Dollar General customers turn to food banks, CEO says

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New York

Dollar General’s stock has just had one of its worst days on Wall Street. And that spells trouble for Main Street.

The discount retailer’s shares fell 20% on Thursday after the company cut its earnings forecast for the year. Dollar General now expects sales to rise between 1% and 2% (down from a previous forecast of about. 3%) and expects earnings to fall 8% year on year.

That news is a giant red flag for the broader US economy.

Simply put: We already knew U.S. consumers were hurting because other retailers’ results — including Macy’s, Costco and Target — showed consumers pulling back on discretionary items. But Dollar General’s worse-than-expected results point to a more troubling reality for the nation’s consumer-dependent economy. When high- and middle-income customers feel strained, they tend to change their spending — buying chicken instead of beef, for example, or getting their home goods from Walmart instead of West Elm.

When Dollar General’s core customers feel strained, they pull back completely.

“Unfortunately, our customers are saying they have to rely more on food banks, savings, credit cards,” CEO Jeff Owen said on a call with analysts Thursday.

The company says its “core customer” earns less than $40,000 a year. Owen also said he believes customers were caught off guard by reduced tax refunds and reduced SNAP benefits, “exacerbating the inflationary pressures they were already experiencing.”

Dollar General’s results mirror those of rival Dollar Tree, which also fell short of investors’ expectations last week and cut its profit outlook for the year.

Economists have not yet declared a US recession — That designation must come from a panel of eight bureaucrats you’ve never heard of at the National Bureau of Economic Research, and they will only weigh in after the downturn has already begun. That has left economists and commentators playing a recession guessing game for the past year and a half, analyzing every earnings report and unemployment data point to try to predict when the downturn will hit, how long it will last and how bad it will hurt.

Through it all, two powerful forces have defied predictions that the economy was about to stumble: Consumer spending (by far the biggest engine of the US economy) and the strongest labor market in half a century.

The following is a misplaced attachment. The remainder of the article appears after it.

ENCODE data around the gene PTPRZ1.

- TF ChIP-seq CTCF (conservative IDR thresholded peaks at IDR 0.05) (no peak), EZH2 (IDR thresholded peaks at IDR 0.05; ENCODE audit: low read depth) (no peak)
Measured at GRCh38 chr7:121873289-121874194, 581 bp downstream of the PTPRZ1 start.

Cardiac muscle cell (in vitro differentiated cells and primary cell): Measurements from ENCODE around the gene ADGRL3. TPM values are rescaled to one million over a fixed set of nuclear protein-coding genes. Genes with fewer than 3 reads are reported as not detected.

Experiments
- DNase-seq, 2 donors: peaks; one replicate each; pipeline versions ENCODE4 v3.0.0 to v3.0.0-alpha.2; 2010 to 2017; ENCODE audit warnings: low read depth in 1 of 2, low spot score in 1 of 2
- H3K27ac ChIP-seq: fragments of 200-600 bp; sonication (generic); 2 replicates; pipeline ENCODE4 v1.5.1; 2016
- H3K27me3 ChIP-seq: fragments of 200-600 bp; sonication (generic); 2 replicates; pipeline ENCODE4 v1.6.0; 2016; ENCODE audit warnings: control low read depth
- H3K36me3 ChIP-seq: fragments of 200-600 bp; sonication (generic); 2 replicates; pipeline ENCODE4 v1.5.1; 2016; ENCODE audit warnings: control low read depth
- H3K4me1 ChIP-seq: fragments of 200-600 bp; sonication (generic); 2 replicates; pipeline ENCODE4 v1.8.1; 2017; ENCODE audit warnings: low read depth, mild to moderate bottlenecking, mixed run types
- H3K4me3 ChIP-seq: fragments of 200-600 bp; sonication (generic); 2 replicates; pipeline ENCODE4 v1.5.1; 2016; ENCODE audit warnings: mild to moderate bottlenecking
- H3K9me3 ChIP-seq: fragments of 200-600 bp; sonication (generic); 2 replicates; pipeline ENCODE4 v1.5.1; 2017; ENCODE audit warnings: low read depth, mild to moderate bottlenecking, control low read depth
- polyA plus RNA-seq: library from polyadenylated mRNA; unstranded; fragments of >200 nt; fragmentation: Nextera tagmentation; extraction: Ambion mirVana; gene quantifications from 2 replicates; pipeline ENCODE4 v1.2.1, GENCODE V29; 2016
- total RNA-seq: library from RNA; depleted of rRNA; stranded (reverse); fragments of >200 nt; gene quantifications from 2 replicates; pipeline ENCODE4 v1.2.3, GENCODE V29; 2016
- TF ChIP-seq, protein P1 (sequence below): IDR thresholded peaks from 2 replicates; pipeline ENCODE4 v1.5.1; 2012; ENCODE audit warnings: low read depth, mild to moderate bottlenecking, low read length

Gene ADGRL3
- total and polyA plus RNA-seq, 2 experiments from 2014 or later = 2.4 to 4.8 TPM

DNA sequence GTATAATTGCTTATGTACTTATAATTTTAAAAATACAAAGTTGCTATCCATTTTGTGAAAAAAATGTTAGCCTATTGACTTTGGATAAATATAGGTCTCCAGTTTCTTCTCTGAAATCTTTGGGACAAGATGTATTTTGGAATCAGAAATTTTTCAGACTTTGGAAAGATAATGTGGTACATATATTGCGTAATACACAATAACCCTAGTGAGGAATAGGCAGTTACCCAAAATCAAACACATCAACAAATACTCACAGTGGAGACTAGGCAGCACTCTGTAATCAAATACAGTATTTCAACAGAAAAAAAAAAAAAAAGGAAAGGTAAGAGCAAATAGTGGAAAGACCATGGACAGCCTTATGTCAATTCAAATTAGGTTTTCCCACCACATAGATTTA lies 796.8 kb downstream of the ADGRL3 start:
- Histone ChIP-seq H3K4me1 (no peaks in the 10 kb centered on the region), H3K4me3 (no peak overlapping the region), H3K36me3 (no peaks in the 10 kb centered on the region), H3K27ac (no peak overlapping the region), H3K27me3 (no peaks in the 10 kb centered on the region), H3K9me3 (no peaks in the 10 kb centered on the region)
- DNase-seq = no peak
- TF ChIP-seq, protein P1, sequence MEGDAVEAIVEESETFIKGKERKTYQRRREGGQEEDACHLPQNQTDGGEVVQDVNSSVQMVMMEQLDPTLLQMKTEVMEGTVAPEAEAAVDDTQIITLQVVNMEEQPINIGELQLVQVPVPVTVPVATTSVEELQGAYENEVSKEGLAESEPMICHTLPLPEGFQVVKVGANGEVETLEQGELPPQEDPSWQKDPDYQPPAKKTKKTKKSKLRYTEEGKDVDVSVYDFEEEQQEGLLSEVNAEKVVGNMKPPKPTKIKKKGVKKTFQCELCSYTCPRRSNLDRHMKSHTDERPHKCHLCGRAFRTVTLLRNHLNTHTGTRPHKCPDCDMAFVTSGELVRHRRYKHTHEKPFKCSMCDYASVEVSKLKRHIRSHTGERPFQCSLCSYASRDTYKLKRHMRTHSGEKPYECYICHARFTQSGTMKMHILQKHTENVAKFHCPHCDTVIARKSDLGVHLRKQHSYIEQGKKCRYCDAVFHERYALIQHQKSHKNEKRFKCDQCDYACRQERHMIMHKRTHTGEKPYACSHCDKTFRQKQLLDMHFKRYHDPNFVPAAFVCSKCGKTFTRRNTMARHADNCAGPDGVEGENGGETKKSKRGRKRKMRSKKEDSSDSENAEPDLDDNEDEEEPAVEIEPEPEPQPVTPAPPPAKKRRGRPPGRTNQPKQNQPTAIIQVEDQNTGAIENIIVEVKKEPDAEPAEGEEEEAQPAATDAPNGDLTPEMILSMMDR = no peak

Consumers drove the economy through the worst of the pandemic and through a painful recovery year characterized by a double shock of high inflation and high interest rates.

They can only do so much.

People are now packing on credit card debt and turning their attention to necessities.

“The carefree shopping spree has been replaced by more focused engagements where people set budgets and are less willing to deviate from them,” Neil Saunders, a retail analyst at GlobalData, said in a note to clients last month.

Dollar General’s poor earnings also underscore the extreme difference in how inflation is felt among high-income versus low-income customers. In April, retail sales in the US rose year-on-year, but the gain was mainly driven by spending on cars, restaurants, concert tickets and travel. While that’s good for the economy, it tends to mask the struggle of poorer people who are just trying to make ends meet.

The labor market, meanwhile, is resilient even after 10 consecutive interest rate hikes. Although monthly job gains slow and layoffs increase, it is not clear whether they will return to a pre-pandemic normal or whether they will continue to slide and usher in a recession. (Economists will get an update on the jobs front Friday, when the U.S. releases its closely watched monthly jobs report for May.)

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